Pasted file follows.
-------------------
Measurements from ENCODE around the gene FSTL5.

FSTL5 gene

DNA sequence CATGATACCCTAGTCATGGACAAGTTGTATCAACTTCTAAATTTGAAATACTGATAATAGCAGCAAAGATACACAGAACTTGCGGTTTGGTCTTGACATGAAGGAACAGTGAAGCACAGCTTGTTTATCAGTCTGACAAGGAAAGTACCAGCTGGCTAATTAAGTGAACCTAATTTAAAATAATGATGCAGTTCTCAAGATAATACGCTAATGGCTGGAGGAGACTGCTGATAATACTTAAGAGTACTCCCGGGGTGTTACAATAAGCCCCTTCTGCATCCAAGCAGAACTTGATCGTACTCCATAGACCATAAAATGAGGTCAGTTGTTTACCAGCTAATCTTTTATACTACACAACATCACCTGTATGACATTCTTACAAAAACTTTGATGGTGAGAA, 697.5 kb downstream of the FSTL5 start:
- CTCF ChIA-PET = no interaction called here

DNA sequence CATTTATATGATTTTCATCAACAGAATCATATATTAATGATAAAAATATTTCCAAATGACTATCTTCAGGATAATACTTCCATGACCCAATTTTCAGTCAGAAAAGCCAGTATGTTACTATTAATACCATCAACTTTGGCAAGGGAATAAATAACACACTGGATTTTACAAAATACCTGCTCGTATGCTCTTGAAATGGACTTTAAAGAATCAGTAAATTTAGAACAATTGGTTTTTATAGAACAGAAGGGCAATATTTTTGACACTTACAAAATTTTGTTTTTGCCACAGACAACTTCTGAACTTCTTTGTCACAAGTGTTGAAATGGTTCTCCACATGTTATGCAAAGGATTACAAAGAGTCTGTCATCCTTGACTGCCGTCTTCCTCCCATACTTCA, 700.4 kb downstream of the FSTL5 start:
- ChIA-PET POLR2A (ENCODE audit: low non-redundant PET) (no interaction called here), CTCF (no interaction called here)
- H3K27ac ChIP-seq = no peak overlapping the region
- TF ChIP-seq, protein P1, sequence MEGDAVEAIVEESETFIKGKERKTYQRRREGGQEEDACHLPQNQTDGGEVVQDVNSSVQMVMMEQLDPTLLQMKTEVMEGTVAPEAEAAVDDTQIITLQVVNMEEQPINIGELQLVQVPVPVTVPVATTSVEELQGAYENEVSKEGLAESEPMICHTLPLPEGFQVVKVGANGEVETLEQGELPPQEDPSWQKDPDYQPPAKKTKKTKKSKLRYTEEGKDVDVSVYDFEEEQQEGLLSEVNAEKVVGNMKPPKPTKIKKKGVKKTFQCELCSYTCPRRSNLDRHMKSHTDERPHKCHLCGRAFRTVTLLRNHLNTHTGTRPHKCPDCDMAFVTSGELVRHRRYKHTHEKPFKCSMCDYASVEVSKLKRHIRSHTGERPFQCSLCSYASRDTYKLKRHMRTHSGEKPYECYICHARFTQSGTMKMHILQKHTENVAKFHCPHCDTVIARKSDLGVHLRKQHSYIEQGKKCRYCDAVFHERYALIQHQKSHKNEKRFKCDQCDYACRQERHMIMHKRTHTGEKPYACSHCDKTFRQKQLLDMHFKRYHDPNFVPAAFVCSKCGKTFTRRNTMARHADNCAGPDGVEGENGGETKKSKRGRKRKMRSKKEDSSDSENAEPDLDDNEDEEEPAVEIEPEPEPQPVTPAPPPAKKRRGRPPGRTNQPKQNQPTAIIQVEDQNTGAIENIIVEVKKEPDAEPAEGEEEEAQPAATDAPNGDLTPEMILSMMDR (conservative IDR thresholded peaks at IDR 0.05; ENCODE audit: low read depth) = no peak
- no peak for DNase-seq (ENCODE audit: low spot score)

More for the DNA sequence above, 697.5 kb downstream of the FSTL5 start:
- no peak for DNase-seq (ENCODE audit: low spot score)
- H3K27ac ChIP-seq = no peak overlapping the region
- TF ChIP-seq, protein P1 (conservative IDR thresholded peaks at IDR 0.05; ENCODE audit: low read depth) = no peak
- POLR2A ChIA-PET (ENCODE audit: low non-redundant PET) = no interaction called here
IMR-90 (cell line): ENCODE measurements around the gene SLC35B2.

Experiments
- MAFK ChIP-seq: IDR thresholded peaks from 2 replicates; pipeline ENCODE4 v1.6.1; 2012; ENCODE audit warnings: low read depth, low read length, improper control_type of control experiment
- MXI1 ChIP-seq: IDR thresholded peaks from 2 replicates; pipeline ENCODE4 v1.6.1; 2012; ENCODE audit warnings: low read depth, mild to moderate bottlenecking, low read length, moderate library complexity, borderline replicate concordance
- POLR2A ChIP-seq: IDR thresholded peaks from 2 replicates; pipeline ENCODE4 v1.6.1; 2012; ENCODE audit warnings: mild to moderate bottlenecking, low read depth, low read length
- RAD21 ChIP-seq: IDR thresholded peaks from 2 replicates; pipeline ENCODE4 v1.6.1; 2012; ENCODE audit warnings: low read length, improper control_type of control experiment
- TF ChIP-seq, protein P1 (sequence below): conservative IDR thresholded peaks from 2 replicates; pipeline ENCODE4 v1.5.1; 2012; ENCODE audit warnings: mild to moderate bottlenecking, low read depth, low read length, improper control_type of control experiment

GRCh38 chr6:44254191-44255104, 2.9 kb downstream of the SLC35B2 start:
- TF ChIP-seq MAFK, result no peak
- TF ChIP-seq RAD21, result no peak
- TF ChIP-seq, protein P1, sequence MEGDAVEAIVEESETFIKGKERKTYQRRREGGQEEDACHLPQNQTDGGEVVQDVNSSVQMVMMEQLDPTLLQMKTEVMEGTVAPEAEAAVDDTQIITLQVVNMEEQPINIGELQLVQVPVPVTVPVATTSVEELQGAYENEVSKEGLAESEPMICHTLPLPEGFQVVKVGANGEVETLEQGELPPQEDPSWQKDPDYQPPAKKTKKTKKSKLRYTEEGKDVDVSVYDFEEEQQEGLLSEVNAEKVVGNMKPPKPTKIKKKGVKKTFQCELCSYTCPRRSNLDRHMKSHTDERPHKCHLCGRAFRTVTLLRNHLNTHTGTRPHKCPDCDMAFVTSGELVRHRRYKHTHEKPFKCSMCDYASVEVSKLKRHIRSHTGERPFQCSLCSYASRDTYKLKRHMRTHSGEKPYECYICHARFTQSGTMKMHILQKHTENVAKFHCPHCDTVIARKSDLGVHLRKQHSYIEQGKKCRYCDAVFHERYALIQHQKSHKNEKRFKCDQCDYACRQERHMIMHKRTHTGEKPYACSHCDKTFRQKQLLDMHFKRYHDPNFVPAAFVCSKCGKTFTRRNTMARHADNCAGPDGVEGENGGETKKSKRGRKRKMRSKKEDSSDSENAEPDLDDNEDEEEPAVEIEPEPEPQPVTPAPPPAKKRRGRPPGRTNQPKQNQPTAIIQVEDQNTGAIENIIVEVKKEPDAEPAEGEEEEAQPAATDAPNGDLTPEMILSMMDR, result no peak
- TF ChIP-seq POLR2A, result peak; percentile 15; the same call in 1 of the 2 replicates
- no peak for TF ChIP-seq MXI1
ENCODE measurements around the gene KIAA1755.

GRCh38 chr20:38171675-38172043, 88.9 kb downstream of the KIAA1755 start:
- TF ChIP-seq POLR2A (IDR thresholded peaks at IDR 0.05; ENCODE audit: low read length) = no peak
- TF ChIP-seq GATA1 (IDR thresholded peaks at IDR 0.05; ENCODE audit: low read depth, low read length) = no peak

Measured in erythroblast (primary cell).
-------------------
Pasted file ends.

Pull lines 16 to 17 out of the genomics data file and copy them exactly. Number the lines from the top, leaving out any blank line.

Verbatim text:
Experiments
- MAFK ChIP-seq: IDR thresholded peaks from 2 replicates; pipeline ENCODE4 v1.6.1; 2012; ENCODE audit warnings: low read depth, low read length, improper control_type of control experiment